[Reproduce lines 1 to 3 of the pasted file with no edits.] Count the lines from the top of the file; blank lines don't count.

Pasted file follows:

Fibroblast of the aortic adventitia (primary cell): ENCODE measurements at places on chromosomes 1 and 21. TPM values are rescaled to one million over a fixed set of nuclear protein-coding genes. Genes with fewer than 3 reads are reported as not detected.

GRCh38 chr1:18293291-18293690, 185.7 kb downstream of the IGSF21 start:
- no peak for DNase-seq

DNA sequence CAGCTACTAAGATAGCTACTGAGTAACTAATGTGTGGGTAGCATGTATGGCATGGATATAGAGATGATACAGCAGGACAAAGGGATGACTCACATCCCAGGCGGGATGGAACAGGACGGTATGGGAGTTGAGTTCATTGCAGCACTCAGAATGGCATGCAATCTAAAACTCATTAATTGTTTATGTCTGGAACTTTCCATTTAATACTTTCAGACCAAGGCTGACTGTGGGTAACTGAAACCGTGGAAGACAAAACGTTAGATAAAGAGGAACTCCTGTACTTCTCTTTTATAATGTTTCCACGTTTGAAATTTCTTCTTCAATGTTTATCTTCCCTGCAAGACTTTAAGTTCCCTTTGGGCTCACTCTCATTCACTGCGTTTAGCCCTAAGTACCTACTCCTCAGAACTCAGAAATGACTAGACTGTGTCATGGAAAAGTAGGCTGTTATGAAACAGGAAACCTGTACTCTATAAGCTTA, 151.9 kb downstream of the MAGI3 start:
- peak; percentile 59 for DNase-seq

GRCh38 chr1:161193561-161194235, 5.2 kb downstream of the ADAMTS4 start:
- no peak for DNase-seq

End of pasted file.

Fibroblast of the aortic adventitia (primary cell): ENCODE measurements at places on chromosomes 1 and 21. TPM values are rescaled to one million over a fixed set of nuclear protein-coding genes. Genes with fewer than 3 reads are reported as not detected.

GRCh38 chr1:18293291-18293690, 185.7 kb downstream of the IGSF21 start:
- no peak for DNase-seq